In more recent times, civil unions have gone nowhere while equality of marriage has succeeded beyond all expectation. The problem with civil unions, and with the synthetic and marginalist approach more generally, is that even though it offers everyone something that they want, it concedes the moral high ground–perhaps there is something different about gay marriage which makes it ok to treat it differently–and for that reason it attracts few adherents. Moreover, the argument for civil unions doesn’t force the opposition to enunciate the moral arguments for their opposition and when the moral ground of the opposition is weak that is a strategic failure.
The moral argument for open borders is powerful. How can it be moral that through the mere accident of birth some people are imprisoned in countries where their political or geographic institutions prevent them from making a living? Indeed, most moral frameworks (libertarian, utilitarian, egalitarian, and others) strongly favor open borders or find it difficult to justify restrictions on freedom of movement. As a result, people who openly defend closed borders sound evil, even when they are simply defending what most people implicitly accept. When your opponents occupy ground that they cannot–even on their own moral premises–defend then it is time to attack.
That is the new banking book by Charles W. Calomiris and Stephen H. Haber and the subtitle is The Political Origins of Banking Crises & Scarce Credit. I went to review it, but came back to the thought that I liked Arnold Kling’s review better than what I was coming up with, here goes:
I am now reading Fragile by Design by Charles Calomiris and Stephen Haber. I posted a few months ago on an essay they wrote based on the book. I also attended yesterday an “econtalk live,” where Russ Roberts interviewed the authors in front of live audience for a forthcoming podcast. You might look forward to listening–the authors are very articulate and they speak colorfully, e.g. describing the United States as being “founded by troublemakers” who achieved independence through violence, as opposed to the more boring Canadians.
I think it is an outstanding book, although in my opinion it is marred by their focus on CRA lending as a cause of the recent financial crisis. This is a flaw because (a) they might be wrong and (b) even if they are right, they will turn off many potential readers who might otherwise find much to appreciate in the book. Everyone, regardless of ideology, should read the book. It offers a lot of food for thought.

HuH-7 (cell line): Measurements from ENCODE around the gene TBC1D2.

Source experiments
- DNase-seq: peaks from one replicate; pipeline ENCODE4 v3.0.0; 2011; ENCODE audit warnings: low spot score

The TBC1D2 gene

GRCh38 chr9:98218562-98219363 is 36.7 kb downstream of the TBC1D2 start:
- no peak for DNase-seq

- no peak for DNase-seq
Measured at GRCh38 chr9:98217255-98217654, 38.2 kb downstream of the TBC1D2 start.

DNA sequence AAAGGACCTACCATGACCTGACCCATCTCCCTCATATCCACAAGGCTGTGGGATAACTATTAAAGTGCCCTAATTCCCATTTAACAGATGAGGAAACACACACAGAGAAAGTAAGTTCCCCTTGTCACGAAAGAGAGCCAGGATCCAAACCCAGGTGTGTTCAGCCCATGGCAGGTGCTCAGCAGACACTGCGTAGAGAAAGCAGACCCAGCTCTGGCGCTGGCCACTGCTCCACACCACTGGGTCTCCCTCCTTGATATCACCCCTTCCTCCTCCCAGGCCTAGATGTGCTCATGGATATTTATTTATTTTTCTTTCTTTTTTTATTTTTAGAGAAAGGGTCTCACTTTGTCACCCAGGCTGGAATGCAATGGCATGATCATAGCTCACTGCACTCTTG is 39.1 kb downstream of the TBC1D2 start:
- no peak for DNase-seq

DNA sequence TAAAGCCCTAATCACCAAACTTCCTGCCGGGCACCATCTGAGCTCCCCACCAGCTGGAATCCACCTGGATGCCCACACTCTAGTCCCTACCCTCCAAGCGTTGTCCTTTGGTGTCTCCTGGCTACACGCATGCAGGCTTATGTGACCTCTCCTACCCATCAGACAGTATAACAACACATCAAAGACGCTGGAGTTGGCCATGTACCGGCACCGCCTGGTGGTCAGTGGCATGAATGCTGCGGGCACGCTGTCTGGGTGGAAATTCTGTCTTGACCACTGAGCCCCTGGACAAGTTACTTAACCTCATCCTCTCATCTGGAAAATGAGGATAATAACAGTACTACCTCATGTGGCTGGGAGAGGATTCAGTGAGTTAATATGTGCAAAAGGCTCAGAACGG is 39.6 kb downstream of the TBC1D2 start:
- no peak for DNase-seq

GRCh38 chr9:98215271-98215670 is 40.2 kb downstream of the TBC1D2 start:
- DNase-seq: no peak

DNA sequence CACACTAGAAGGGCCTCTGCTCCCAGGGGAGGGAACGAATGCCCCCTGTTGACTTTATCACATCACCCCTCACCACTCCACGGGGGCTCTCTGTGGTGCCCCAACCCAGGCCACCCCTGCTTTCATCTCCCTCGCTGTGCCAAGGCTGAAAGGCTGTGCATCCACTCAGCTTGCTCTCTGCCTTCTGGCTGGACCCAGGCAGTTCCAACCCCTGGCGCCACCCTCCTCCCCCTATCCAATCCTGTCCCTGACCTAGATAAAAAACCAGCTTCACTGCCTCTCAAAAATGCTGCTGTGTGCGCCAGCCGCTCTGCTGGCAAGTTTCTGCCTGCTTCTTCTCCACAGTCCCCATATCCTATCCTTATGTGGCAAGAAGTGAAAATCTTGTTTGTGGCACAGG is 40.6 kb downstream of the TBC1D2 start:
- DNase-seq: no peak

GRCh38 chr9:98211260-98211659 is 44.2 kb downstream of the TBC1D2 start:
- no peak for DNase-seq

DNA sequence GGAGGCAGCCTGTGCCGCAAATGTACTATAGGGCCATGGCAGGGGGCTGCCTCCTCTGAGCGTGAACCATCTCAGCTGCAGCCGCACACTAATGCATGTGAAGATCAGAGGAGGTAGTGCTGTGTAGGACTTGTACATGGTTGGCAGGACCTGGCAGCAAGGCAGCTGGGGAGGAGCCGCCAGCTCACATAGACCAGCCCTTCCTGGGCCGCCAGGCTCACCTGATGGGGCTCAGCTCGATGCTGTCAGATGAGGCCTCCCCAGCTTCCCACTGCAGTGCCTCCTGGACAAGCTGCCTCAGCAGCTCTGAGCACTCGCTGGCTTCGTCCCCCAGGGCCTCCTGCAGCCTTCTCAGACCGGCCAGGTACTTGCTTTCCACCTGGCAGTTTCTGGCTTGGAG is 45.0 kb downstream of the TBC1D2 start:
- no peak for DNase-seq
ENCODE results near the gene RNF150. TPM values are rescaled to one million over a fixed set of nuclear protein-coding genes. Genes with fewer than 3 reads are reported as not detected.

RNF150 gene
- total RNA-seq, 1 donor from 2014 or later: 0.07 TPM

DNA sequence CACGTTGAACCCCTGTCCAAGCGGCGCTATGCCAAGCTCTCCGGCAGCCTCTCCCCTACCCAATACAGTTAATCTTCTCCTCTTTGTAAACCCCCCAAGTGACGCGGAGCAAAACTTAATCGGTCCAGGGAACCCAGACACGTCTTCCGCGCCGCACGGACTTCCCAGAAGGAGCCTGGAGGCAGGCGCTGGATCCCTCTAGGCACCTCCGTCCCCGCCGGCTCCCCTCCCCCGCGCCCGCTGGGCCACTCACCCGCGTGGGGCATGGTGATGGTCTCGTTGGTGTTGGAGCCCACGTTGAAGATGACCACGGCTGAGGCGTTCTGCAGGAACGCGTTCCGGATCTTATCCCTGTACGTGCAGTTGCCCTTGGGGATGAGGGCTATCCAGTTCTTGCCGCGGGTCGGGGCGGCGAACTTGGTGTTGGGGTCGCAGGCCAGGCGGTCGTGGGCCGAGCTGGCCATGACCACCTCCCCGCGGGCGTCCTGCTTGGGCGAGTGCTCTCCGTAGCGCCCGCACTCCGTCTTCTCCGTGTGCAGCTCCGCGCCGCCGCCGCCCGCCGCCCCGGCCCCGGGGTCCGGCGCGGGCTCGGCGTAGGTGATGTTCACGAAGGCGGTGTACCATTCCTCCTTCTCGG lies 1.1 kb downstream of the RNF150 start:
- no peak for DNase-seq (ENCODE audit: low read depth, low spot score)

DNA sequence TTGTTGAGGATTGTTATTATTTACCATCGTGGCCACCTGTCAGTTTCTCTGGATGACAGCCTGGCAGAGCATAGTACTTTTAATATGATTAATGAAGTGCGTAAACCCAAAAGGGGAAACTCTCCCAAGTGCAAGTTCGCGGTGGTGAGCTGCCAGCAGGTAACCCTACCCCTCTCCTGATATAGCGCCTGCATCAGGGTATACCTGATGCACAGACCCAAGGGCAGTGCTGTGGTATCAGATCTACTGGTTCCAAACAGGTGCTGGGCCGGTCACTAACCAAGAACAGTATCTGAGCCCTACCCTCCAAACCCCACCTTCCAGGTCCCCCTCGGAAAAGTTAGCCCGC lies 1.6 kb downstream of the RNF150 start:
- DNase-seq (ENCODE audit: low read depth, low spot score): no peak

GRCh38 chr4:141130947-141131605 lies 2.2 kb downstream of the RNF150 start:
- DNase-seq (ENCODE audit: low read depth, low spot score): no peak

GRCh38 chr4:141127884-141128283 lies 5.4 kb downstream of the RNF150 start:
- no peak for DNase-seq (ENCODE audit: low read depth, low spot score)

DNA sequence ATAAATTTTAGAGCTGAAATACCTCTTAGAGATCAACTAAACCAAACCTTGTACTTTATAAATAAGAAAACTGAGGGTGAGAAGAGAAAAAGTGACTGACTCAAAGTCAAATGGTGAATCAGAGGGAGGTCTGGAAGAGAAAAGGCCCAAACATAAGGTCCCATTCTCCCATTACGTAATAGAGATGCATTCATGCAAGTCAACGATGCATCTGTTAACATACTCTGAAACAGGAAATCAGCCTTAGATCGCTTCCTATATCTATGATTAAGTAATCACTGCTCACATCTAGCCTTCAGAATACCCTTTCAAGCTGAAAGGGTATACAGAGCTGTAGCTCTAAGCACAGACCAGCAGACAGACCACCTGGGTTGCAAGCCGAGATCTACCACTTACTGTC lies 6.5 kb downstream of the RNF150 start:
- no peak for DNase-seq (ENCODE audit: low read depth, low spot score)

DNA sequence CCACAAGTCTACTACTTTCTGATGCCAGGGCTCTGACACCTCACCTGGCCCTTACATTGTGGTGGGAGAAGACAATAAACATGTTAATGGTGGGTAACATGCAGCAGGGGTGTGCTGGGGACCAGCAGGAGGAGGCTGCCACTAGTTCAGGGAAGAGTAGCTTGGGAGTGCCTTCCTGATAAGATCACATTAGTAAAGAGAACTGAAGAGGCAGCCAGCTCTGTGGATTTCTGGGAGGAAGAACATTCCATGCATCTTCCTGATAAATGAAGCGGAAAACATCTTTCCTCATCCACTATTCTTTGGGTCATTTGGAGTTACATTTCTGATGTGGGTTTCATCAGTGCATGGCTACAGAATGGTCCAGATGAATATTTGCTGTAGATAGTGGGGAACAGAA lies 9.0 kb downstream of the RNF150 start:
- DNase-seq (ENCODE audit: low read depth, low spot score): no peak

I am only part-way through it. The story as far as I can tell is this:
1. There is a lot of overlap between government and banking. Governments, particularly as territories coalesced into nation states, needed to raise funds for speculative enterprises, such as wars and trading empires. Banks need to enforce contracts, e.g., by taking possession of collateral in the case of a defaulted loan. Government needs the banks, and the banks need government.
2. If the rulers are too powerful, they may not be able to credibly commit to leaving banks assets alone, so it may be hard for banks to form. But if the government is not powerful enough, it cannot credibly commit to enforcing debt contracts, so that it may be hard for banks to form.
3. Think of democracies as leaning either toward liberal or populist. By liberal, the authors mean Madisonian in design, to curb power in all forms. By populist, the authors mean responsive to the will of popular coalitions of what Madison called factions.
4. If you are lucky (as in Canada), your banking policies are grounded in a liberal version of democracy, meaning that the popular will is checked, and regulation serves to implement a stable banking system. If you are unlucky (as in the U.S.), your banking policies are grounded in the populist version of democracy. Banking policy reflects a combination of debtor-friendly interventionism and regulations that favor rent-seeking coalitions who shift burdens to taxpayers. The result is an unstable system.
I may not be stating point 4 in the most persuasive way. I am not yet persuaded by it. In fact, I think libertarians will be at least as troubled as progressives are by some of the theses that the authors promulgate.
As indicated by words on blogs: red is high neurotic, blue is low. Highly speculative of course:
The main hurdle to further immigration is insufficient immigration. If countries could just get over the hump of status quo bias, anti-immigration attitudes would become as socially unacceptable as domestic racism. Instead of coddling nativism with gradualism, we can, should, and must peacefully destroy nativism with abolitionism.